Style Shifting in Japanese

| University of Arizona
| University of Alberta
ISBN 9789027254252 | EUR 99.00 | USD 149.00
ISBN 9789027289667 | EUR 99.00 | USD 149.00
This innovative and interdisciplinary book on style shifting in Japanese brings together a wide range of perspectives and methodologies—including discourse analysis, sociolinguistics, cognitive linguistics, and functional linguistics—to look at a variety of types of style shifting in both spoken and written Japanese discourse. Though diverse in approach, the contributions all reflect the belief that language use is inextricably linked to both context and language structure in mutually constitutive relationships. Topics covered include shifting between "polite" and "plain" styles, the emergence of a "semi-polite" style, speakers' strategic use of gendered styles or regional dialects, shifting between different deictic expressions, and prosodic shifting. This careful and detailed examination advances our understanding of the complex phenomenon of style shifting not only in Japanese, but also more generally, and will be of interest to researchers and students in fields such as linguistics, linguistic anthropology, communication studies, and second language acquisition and teaching.
[Pragmatics & Beyond New Series, 180]  2008.  vii, 335 pp.
Publishing status: Available
Table of Contents
The messy reality of style shifting
Kimberly Jones and Tsuyoshi Ono
Style shifts in Japanese academic consultations
Haruko Minegishi Cook
Interpersonal functions of style shift: The use of plain and masu forms in faculty meetings
Naomi Geyer
Speech style shift as an interactional discourse strategy: The use and non-use of desu/-masu in Japanese conversational interviews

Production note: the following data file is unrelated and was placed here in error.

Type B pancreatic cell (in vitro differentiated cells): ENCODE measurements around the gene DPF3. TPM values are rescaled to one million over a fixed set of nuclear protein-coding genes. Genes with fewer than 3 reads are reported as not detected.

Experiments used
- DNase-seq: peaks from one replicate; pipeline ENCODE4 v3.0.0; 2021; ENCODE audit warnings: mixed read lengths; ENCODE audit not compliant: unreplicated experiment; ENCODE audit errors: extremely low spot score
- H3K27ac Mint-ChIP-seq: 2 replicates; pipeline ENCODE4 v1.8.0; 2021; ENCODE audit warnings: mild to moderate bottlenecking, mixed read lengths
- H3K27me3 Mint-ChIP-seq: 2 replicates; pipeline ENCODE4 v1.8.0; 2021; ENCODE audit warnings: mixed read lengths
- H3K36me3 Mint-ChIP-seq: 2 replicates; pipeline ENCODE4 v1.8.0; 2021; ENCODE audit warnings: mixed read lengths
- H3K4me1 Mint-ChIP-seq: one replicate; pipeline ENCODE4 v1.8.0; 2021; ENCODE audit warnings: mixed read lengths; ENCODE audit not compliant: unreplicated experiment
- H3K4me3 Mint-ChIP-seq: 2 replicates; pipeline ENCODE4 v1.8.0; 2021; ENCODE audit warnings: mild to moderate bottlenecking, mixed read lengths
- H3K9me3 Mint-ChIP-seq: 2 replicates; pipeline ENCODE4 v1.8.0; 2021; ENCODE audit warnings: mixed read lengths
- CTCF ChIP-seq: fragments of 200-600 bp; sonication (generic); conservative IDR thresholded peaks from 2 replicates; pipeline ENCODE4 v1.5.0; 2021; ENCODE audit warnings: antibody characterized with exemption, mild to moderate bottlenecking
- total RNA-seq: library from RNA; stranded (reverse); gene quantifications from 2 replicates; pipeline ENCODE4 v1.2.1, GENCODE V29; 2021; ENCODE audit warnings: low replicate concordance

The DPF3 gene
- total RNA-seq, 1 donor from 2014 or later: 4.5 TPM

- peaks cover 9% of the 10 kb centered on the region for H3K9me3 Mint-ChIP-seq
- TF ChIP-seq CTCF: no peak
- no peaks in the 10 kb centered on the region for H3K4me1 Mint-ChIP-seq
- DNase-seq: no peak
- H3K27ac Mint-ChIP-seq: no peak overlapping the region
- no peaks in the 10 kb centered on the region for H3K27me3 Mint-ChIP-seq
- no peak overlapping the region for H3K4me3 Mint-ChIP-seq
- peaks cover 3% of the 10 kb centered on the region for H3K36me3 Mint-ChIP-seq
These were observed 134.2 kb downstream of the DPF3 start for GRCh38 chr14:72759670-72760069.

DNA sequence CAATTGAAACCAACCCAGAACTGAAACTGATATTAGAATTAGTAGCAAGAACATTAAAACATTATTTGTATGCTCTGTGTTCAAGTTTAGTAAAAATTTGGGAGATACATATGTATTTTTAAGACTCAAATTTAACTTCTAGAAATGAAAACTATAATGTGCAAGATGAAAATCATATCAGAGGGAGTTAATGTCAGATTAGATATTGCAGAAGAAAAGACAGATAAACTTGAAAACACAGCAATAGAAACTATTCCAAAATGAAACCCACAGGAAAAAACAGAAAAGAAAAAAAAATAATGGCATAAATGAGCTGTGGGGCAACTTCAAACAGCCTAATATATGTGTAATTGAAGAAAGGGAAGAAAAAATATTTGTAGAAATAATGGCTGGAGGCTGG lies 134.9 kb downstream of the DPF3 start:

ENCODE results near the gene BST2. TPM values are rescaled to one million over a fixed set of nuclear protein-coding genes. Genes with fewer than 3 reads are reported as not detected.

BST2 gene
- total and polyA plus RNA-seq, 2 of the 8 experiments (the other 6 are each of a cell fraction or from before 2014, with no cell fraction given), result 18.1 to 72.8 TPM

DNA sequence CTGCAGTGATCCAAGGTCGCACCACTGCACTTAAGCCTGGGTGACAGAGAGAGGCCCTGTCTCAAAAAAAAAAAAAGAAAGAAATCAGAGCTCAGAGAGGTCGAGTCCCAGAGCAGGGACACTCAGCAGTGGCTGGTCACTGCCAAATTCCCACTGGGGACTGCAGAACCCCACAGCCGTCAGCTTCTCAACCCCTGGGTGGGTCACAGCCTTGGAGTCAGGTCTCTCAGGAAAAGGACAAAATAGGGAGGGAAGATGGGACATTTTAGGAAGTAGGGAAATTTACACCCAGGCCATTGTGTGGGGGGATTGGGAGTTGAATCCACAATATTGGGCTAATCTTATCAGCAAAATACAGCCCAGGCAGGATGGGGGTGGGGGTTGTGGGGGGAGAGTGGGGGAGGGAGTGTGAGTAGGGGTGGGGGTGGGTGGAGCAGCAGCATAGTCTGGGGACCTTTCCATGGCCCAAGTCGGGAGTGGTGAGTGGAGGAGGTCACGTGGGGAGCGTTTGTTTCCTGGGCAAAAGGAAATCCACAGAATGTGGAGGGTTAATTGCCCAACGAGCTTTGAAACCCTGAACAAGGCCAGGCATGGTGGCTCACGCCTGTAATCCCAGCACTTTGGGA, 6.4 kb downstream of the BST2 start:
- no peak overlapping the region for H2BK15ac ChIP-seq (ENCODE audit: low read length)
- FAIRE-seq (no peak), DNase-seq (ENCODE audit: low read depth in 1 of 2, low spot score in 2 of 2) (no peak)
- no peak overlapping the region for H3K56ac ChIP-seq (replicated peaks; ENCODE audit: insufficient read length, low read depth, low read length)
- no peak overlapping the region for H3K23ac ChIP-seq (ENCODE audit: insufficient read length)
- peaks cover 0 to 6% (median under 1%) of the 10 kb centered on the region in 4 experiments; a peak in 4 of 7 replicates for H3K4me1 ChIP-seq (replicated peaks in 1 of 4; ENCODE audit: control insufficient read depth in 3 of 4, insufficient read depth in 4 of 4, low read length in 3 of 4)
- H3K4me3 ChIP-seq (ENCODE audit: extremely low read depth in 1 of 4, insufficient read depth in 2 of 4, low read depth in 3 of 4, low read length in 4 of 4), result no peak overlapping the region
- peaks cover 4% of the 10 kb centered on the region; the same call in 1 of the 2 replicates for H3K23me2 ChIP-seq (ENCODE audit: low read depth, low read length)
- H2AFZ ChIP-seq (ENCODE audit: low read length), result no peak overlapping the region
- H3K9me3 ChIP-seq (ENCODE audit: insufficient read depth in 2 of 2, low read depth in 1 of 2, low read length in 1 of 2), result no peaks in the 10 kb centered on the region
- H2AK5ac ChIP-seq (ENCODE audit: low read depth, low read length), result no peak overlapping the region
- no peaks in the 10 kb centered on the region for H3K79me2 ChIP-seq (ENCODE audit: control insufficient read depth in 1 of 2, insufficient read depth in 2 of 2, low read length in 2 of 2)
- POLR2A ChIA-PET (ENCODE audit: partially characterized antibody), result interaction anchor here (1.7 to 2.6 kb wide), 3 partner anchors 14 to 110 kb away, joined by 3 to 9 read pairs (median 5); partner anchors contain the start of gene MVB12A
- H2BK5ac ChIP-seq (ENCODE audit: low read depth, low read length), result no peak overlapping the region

Shoko Ikuta
Playing with multiple voices: Emotivity and creativity in Japanese style mixture
Senko K. Maynard
Riyuu ‘Reason’ for nai desu and other semi-polite forms
Mutsuko Endo Hudson
Masen or nai desu – That is the question: A case study into Japanese conversational discourse
Satoshi Uehara and Etsuko Fukushima
The power of femininity: Can Japanese gender variation signify contradictory social meanings?
Yuka Matsugu
Tuning speech style and persona
Yoshiko Matsumoto
Speech style and the use of regional (Yamaguchi) and Standard Japanese in conversations
Shigeko Okamoto
“Involved” speech style and deictic management of spatio-temporal and textual reference: A case of ko/so-deictics in Japanese
Kuniyoshi Kataoka
Variation in prosodic focus of the Japanese negative nai : Issues of language specificity, interactive style, and social situations
Shoji Takano
Name index
Subject index
“The papers in this book address the topic of style shifting in a highly interrelated yet multi-faceted way, giving the reader both depth and breadth of understanding. [...] The research methodologies represented are solid, innovative, and helpful in articulating directions for futurework. There is also broad reference to extant research, which helps to ground the reader theoretically.”
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2015. A multiple-grammar model of speakers’ linguistic knowledge. Cognitive Linguistics 26:2  pp. 161 ff. Crossref logo
Matsumoto, Yoshiko
2018. Review of Care communication: Making a home in a Japanese eldercare facility. Contemporary Japan 30:2  pp. 269 ff. Crossref logo
Meacham, Sarah S.
2014. The alternation of desu/-masu with plain form speech and the constitution of social class in Japanese high school English lessons. Pragmatics. Quarterly Publication of the International Pragmatics Association (IPrA) 24:1  pp. 83 ff. Crossref logo
Mori, Junko, Mutsuko Endo Hudson & Yoshiko Matsumoto
2018.  In Pragmatics of Japanese [Pragmatics & Beyond New Series, 285],  pp. 1 ff. Crossref logo
Obana, Yasuko
2016. Speech level shifts in Japanese. Pragmatics. Quarterly Publication of the International Pragmatics Association (IPrA) 26:2  pp. 247 ff. Crossref logo
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2013.  Su(m)imasen and gomen nasai . Pragmatics. Quarterly Publication of the International Pragmatics Association (IPrA) 23:4  pp. 743 ff. Crossref logo
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This list is based on CrossRef data as of 16 november 2021. Please note that it may not be complete. Sources presented here have been supplied by the respective publishers. Any errors therein should be reported to them.

Subjects & Metadata
BIC Subject: CFG – Semantics, Pragmatics, Discourse Analysis
BISAC Subject: LAN009000 – LANGUAGE ARTS & DISCIPLINES / Linguistics / General
ONIX Metadata
ONIX 2.1
ONIX 3.0
U.S. Library of Congress Control Number:  2008031616 | Marc record